There are many contributing factors. First, it seems likely that we have a genetic disposition to store more fat as winter approaches. Many animals do this and it was probably vital to survival for our ancestors. Extra layers of fat on the body protect us against the cold and then supposed to be used as fuel in the late winter and early spring when food stocks would historically be very low. We probably have a tendency to eat more in the fall, when food is plentiful after harvest time, to help this process along. We may also unconsciously choose foods that are higher in fat content at this time.

Hormone levels can also influence our weight gain. The interaction of hormones and other chemicals in the brain can bring about variations in appetite and cravings. Some neurotransmitters can also influence the way we eat. People who are overweight often have low levels of these neurotransmitters and the results can include excessive appetite, depression and sleep disorders. At the same time, the lack of daylight caused by the shortening days during late fall and winter can bring on seasonally affected disorder or winter depression. One of the quickest ways to give a boost to the energy levels and emotions is to eat high carbohydrate foods including sugar treats, chips and cereals that give us a fast blood sugar 'fix'. So people who feel low in the winter will tend to overeat or eat the wrong foods, leading to weight gain, more depression and a vicious cycle that is hard to break.

So altogether, there are many reasons why we eat more high carbohydrate foods such as cookies, pies and chocolate in the winter, and of course, most of these foods contain high levels of fats. The best way to handle this is generally to substitute other foods that are also high in carbohydrate so that we get what our body craves, but which have low fat content and plenty of fiber. This means potatoes, wholegrain bread without butter, wholegrain rice, cereals, and fresh whole fruit.

It is also important to take more exercise. Often our physical activity levels drop in the winter and we have a tendency to want to stay home and rest. This is natural when it is cold outside. However, we are not cave dwellers! We have heating in our homes and can be sure that there will still be plenty of foods in the stores come February. We do not need to stow fat the way that they did. Sign up with a gym or get a stationary bicycle for the den. Transform those carbohydrates into energy now instead of keeping it on the waistline until spring. Winter weight gain is easily avoidable this way.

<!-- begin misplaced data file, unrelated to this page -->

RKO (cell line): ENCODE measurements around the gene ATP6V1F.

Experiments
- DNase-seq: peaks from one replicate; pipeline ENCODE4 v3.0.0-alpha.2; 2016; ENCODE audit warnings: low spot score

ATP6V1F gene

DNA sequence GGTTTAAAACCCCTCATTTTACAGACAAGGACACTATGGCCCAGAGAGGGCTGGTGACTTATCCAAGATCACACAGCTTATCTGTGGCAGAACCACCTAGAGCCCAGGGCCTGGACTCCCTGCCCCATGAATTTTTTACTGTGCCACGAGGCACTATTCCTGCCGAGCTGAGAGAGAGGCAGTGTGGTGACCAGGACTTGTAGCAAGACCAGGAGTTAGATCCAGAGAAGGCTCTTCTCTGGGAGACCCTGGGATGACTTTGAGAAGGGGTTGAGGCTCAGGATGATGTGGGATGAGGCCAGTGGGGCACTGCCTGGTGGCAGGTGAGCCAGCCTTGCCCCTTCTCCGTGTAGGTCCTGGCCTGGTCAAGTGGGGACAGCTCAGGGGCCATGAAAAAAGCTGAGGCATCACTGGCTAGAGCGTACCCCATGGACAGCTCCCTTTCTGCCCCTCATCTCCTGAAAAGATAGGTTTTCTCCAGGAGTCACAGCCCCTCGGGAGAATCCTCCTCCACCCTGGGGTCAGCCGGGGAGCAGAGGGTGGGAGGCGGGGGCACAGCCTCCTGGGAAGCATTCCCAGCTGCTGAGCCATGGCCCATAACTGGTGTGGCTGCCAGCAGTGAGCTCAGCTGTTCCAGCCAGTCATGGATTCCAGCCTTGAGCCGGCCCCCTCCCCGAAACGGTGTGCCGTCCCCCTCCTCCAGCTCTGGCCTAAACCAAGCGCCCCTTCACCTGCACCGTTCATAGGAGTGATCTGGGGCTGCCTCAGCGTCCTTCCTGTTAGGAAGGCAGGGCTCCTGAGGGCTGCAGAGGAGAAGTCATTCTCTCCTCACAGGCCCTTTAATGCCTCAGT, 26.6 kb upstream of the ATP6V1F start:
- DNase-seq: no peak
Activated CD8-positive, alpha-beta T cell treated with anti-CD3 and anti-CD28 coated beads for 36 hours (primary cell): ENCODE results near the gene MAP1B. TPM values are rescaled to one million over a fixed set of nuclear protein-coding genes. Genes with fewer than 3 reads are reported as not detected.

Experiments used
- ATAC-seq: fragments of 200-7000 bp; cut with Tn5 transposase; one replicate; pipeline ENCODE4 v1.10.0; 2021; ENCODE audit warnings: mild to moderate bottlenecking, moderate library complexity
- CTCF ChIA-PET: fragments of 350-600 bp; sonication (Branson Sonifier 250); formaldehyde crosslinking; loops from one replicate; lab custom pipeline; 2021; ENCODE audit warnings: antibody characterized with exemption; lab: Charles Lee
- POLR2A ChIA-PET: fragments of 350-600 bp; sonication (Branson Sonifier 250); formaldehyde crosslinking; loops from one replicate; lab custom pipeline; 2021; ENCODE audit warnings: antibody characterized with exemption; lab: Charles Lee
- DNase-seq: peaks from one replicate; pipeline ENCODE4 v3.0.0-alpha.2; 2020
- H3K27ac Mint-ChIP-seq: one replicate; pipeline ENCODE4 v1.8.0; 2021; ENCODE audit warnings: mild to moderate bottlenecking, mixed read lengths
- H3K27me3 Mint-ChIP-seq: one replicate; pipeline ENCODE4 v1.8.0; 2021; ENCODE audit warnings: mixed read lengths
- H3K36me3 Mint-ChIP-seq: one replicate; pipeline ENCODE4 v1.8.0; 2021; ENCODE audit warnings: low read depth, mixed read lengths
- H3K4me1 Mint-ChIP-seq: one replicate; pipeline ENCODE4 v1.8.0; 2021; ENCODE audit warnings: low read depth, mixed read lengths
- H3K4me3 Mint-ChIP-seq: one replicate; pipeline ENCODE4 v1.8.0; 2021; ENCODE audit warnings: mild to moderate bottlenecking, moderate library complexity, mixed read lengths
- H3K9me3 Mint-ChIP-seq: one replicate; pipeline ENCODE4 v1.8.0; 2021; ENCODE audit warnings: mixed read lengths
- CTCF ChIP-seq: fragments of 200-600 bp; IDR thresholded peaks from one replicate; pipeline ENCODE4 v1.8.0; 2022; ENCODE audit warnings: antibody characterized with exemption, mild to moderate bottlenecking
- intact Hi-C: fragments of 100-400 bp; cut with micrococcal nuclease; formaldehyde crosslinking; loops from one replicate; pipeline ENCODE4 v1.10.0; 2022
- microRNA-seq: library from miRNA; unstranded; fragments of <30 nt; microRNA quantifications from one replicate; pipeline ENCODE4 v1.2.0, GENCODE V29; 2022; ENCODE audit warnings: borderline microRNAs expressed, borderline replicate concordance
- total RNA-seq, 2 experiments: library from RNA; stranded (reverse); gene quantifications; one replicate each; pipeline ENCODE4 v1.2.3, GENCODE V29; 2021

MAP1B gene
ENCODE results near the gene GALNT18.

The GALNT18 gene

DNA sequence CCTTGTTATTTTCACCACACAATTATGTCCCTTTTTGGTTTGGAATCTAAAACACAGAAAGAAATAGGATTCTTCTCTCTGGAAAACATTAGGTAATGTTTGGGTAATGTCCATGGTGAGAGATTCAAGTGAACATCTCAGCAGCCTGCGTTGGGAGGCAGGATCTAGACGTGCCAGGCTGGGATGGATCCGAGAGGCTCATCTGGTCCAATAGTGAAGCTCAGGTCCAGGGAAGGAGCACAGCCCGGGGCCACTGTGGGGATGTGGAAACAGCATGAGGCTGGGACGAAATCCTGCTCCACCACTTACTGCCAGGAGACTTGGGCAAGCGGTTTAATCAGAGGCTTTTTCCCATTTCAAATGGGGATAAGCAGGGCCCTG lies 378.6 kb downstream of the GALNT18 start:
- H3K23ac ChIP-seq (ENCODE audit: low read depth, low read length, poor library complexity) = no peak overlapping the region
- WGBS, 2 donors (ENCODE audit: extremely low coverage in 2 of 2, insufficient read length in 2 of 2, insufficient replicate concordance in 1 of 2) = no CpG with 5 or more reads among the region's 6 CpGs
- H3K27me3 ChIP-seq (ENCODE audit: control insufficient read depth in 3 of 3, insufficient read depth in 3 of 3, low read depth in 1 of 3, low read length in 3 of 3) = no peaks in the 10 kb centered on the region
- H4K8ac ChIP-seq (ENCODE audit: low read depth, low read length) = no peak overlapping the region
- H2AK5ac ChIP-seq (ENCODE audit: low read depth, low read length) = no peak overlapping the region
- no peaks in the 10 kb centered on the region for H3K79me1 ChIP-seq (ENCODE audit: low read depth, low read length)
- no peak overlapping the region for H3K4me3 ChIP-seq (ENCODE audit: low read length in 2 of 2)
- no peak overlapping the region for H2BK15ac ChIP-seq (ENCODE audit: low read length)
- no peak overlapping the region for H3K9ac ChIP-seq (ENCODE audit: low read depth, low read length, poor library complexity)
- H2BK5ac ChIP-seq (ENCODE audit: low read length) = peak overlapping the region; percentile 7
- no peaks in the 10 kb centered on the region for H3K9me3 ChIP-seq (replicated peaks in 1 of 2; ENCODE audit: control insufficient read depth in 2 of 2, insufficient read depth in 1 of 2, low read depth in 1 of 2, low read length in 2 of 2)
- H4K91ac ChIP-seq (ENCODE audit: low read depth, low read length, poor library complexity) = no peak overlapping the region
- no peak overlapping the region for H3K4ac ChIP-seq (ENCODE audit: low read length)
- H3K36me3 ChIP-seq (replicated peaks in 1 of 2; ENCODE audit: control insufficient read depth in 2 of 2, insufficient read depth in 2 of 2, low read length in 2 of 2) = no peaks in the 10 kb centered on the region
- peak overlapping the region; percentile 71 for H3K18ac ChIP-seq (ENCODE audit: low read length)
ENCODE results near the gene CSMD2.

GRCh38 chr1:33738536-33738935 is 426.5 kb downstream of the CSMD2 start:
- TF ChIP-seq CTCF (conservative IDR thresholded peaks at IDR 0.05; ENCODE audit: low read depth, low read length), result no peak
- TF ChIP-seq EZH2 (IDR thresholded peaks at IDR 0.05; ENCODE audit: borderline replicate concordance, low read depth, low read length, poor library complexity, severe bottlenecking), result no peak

Saturday, November 03, 2007

Sports ALL Kids Should Play

Sports ALL Kids Should Play


Brian Grasso is the CEO of the International Youth Conditioning Association and is considered one of the premier authorities on youth athletic development in the world. Access Brian's free database of articles and exercises at www.DevelopingAthletics.com.


One of the questions that I get asked most routinely is which sports I believe offer the best development capacity to young athletes.
This is a loaded question for several reasons…
First of all, ANY sporting activity lead by a quality-based coach is wonderful for kids.
That being said, the true crux and efficacy of that statement is based largely on the ‘quality-based coach’ comment.
It is only when poorly educated and over zealous parents and coaches (i.e. adults) get involved too heavily in youth sports that the experience can become sour. Parents often push too hard and seek success at a young age; coaches often are limited in their understanding of developmental science and routinely ‘drill’ kids with ‘sport specific’ (I hate that phrase) exercises that are too narrow in scope (not to mention that many youth sport coaches don’t know how to TEACH specific aspects of movement or speed and yet get annoyed when their athletes don’t perform a given drill to a high enough standard).